by Joe Burns
Radioactive waste is the solid, liquid, or gaseous waste produced by nuclear power stations, fuel production, weapons manufacturing and nuclear plant decommissioning. Small volumes of radioactive waste products are also created by industrial, research and medical institutions.
This waste has been constantly produced in this country since the 1950s, and the debate about what to do with the radioactive waste products from military, civil, medical, and scientific uses has caused frustration and fear for an equally long time.Continue Reading
by Sara Harrington
Hidden amongst the quaint gastro-pubs and perfumed pamper boutiques of Timberhill, the beating heart of Norwich’s DIY punk scene lies low in an unassuming alleyway. Those unaware of its whereabouts may accidentally miss its entrance, were it not for the the unmistakeable presence of punk kids lugging gear through the doors every evening. The Owl Sanctuary in Norwich is acclaimed in the DIY punk scene, having already been established from the ashes of many previous venues and playing host to a deluge of touring bands and artists from all over the UK and beyond. It recently found fame for the collective action taken after the landlord of its previous venue (near Castle Mall) evicted the owners. A widespread social media campaign and even the involvement of Norwich South MP Clive Lewis led to the venue being named a ‘community asset’, and re-locating to its current site.
by Laura Potts
‘If anything, art is…about morals, about our belief in humanity.
Without that, there simply is no art’
Norwich’s own Space Studios hosted Bridges, a fascinating exhibition by artists Marcia X and Karis Upton, earlier this month. Entering through a small alley, I climb stairs up to the first few works, which I find in a dark setting, immersing me in the exhibition. Up another staircase, long enough for me to begin reflecting on what I’ve seen, is a much lighter space, with works hung from the sloped ceiling. Afterward, I’ll go on reflecting for some time – the themes and issues that Bridges explores are of such magnitude that every viewer is forced to sit up and listen.
by Joe Burns
Content warning: this article contains links to graphic videos and mentions animal cruelty
Over a billion farmed animals are killed in Britain every year. That includes over 10 million pigs, over 15 million sheep, 16 million turkeys, and over 2.6 million cows.
This business is a traditional part of Norfolk, and British, life. Farming of all kinds has been a part of life in Norfolk for hundreds of years. This rural county is most well-known for breeding turkeys, though it is also a moderate producer of other meats, especially from cows and pigs. Is the mass production of animals for consumption something to be proud of though?Continue Reading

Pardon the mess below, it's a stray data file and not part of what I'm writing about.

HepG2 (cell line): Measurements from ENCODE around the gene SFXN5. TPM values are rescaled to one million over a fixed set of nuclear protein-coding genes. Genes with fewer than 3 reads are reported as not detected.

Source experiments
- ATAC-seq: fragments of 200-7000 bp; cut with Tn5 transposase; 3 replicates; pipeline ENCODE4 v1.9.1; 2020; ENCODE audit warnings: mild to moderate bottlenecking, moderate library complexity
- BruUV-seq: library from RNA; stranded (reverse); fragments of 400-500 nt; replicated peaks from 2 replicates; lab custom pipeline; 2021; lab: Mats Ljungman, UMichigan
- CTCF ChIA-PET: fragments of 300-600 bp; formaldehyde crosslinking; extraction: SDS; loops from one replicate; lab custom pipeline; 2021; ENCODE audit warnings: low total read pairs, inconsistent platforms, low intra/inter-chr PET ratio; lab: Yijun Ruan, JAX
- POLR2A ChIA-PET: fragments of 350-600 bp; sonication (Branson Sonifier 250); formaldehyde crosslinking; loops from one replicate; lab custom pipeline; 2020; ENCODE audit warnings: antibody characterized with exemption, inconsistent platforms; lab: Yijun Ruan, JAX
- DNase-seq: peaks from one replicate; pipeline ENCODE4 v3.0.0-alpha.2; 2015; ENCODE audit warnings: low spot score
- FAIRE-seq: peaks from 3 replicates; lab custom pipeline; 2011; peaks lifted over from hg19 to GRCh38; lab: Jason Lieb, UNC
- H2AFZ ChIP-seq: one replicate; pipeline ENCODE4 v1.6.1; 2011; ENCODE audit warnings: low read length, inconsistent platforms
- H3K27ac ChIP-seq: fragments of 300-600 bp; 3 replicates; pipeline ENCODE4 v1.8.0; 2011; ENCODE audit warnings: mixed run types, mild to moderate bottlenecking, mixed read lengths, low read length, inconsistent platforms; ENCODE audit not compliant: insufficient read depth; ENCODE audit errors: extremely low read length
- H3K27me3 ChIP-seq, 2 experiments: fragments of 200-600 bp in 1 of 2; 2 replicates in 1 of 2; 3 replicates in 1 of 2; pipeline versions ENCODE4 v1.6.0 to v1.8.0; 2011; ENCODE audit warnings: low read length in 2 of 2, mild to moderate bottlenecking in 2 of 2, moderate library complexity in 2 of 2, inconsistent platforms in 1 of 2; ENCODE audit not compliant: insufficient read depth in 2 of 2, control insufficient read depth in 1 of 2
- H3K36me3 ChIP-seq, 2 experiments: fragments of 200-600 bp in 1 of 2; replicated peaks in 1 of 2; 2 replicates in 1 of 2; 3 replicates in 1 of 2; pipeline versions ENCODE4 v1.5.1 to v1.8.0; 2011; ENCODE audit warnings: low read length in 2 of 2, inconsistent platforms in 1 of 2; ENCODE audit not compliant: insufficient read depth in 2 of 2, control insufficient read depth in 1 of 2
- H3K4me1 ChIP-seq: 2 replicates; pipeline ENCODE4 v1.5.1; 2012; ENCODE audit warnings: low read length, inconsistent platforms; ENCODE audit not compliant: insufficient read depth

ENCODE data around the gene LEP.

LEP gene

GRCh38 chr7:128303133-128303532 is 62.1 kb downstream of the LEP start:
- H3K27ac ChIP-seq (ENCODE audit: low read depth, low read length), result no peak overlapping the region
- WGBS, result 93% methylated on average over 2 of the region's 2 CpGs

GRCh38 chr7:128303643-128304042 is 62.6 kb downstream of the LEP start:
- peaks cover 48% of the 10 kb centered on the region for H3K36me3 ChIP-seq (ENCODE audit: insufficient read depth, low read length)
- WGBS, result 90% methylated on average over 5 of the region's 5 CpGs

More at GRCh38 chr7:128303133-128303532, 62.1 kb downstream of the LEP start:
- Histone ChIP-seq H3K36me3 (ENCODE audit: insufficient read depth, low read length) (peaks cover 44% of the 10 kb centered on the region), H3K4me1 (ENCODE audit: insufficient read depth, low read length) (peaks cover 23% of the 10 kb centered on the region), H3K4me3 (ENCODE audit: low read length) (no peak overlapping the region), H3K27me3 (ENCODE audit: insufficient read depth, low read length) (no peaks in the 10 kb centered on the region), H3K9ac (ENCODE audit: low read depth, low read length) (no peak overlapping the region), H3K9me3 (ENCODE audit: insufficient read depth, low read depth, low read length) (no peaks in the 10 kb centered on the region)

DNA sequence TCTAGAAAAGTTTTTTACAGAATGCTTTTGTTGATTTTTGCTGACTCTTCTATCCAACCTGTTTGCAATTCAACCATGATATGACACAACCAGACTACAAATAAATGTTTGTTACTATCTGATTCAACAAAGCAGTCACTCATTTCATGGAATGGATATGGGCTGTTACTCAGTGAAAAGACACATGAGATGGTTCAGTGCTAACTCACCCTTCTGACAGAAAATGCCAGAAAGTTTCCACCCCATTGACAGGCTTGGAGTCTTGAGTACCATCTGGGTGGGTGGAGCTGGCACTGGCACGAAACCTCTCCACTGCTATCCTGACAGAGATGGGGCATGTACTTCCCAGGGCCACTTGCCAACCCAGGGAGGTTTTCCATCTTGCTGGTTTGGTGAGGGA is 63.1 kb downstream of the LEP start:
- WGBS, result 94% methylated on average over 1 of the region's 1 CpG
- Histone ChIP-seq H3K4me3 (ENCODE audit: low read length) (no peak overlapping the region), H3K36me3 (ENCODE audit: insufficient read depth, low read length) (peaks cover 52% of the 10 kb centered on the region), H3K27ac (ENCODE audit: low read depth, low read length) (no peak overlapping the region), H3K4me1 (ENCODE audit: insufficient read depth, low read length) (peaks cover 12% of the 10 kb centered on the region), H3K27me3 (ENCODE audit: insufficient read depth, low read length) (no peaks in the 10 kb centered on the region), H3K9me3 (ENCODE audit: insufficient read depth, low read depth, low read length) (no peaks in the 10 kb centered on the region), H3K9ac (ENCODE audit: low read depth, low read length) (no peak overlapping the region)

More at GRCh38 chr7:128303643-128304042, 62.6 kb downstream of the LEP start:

by James Anthony
There are a lot of stresses that come with moving house. Earlier in August, I spent a fair number of days experiencing both as I shifted location in Norwich.I was making sure I had all of my belongings, desperately trying to cover up any damage or stains, and trying to work out the logistics of carrying my entire life from one house to another. The only saving grace in this process was the fact that I have only moved about five minutes down the road – across what is known as the ‘Golden Triangle’ – an especially desirable area to live in Norwich. For years, it has been considered one of the best places to be just outside the city centre, even gaining national coverage for its popularity. A reasonable judgement, to this day.Continue Reading
by Eli Lambe
There is a new independent publishing house in Norwich. Seam Editions has already published some amazing pieces (seriously I am ashamed of everything I’ve ever written in comparison). Focusing on the emerging field of creative-critical writing, they provide a platform for interactive, experimental and formally disruptive writing. I was lucky enough to be able to sit down with four of the team to talk about the incredible progress they have made since their launch late last year. I met Sara Helen Binney, Sarah A. Jones, Simon Pook and Rob Ward at the Playhouse.Continue Reading
by Laura Potts
CW: Mentions violence against children
More than any other art form, spoken word performance art allows an audience to directly interact with the thoughts of the artist. This kind of interaction can often change minds more effectively than argument or statistic, making spoken word art a very progressive medium. As a spoken word enthusiast and an artist on a student budget, I was therefore excited to attend Matt Abbott’s pay-what-you-can preview of his Edinburgh Fringe show ‘Two Little Ducks’ at the Norwich Arts Centre recently. And my excitement was certainly justified – Two Little Ducks is a powerfully thought-provoking, politically driven work.